From downtown dweller to suburbanite: The millennial migration begins
The country’s biggest generation is beginning its long expected move up and out of entry positions in housing and jobs, USC Price expert Dowell Myers says
By Emily Gersema
Millennials in cities nationwide have flocked to fill downtown apartments over the past decade, but a new USC study shows the real estate market should brace for a major migration.
Last year marked a major turning point as the country’s urban centers reached “peak” millennial, said study author Dowell Myers, a professor of urban planning and demography at the USC Price School of Public Policy.
“After more than a decade of growing concentration, we see that the millennial trend of increased downtown living has peaked out and is now beginning a decline,” Myers said. “This is a dramatic human interest story with great implications for cities and real estate investments.”
It’s also great news for residents annoyed by gentrification, Myers said.
The shift is part of a familiar life cycle that other generations have gone through.
“Millennials are beginning their long expected move up and out of their entry positions in housing and in jobs,” he said.
The study was published in the journal Housing Policy Debate. Myers examined population census data, the American Community Survey, the Current Population Survey, building permit data from the U.S. Census Bureau and employment data from the Bureau of Labor Statistics, as well as surveys by the National Association of Realtors.
Millennials represent the biggest generation yet in the United States, with an estimated 83 million people. Planners and analysts had long assumed that millennials, defined for this study as those born between 1980 and 1999, were living in urban centers because they preferred to do so more than previous generations.
Myers, though, found circumstance, not preference, was the likely driver. He identified three cycles — one demographic, one economic and one housing-based — that converged in the 2000s to drive millennials into downtowns. Now all three cycles have reversed their effects.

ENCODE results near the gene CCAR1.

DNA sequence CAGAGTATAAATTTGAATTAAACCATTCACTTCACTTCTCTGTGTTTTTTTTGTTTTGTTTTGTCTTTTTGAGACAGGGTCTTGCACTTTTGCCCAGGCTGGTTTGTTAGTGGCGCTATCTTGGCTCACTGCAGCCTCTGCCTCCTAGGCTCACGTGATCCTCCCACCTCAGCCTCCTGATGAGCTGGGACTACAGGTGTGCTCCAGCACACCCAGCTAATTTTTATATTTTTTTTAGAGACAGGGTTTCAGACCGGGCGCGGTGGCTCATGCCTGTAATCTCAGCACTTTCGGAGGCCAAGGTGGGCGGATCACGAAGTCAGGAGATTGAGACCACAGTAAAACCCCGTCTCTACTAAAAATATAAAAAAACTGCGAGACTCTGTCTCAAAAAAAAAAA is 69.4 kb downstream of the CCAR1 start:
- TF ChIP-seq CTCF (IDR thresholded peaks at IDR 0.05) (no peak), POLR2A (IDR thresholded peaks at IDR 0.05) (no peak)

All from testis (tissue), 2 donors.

He likened the effect on housing to a bathtub with a plumbing problem. Millennials poured through the faucet into young-singles neighborhoods — normally a temporary staging ground. But the Great Recession of 2007 to 2009 closed job opportunities and new housing availability, blocking their progress through the normal life cycle, which usually involves climbing the job ladder and moving into better housing.
In effect, the drain was clogged. Millennials could not advance and their level rose. Three cycles had converged.
- The first cycle is simplest: Cities were flooded by this rising inflow of young people coming of age, Myers said. From a low point in 1978, the number of babies born each year climbed 32 percent by 1990.
The “peak” millennials born in 1990 turned 25 last year. Smaller cohorts of millennials will arrive at 25 from now on. “The tide has ebbed and fewer replacements will follow those who are moving on,” Myers said.
- Second is the employment cycle: Job growth was depressed during the Great Recession and the very slow recovery. More young people but fewer jobs had devastating effects, blocking the millennials’ entry into the job market. These forces prompted them into the “sharing economy” — living with roommates or parents or relatives — in gentrifying areas downtown.
Since then, the job market has loosened, Myers said. The unemployment rate for people aged 25 to 34 eased from 10.4 percent in 2009 to 5.2 percent last year — nearly as low as the pre-recession rate (4.8 percent in 2007).
Now a smaller number of young people is turning age 25 just as jobs are opening up again. “This is a night-and-day reversal of the previous job competition, and so their economic progress should really start to accelerate,” Myers said.
- The third factor that hindered millennial progress was the housing life cycle. The housing market collapse, plus the Great Recession, flung homeowners into renting and decimated new home construction. This created extreme competition for rentals, which the Gen-Xers also had filled. With new apartment construction and home sales on the rise again, millennials have opportunities to move up.
“The millennials may have seemed frozen in time, but they are not living in a two-bedroom apartment forever,” Myers said. “The restrictions that blocked this housing life cycle are slowly being removed, but this generation will require even more.”
Millennials, as they age, will partner up and demand more space. Many will have children, half or more will buy houses and most — not all — will move to the suburbs.
“The big picture is now clear,” Myers said. “In sharp contrast to the late 2000s, post-2015, all three cycles that once conspired to flood cities with millennials and hold them there will have reversed their effects.”
He projected that the three cycles, in reverse, will draw in smaller cohorts of young people to replace older peers, accelerate job success and career mobility, and open up more housing options — both rentals and homes for purchase.
Housing supply needs to be increased to satisfy this generation that aspires to start their families and gain homeownership, he said.
Rental opportunities remain the most severely constrained, with steep increases in monthly rents, until construction catches up, or when far more millennials and Gen-Xers turn over their rentals for first-time home purchases.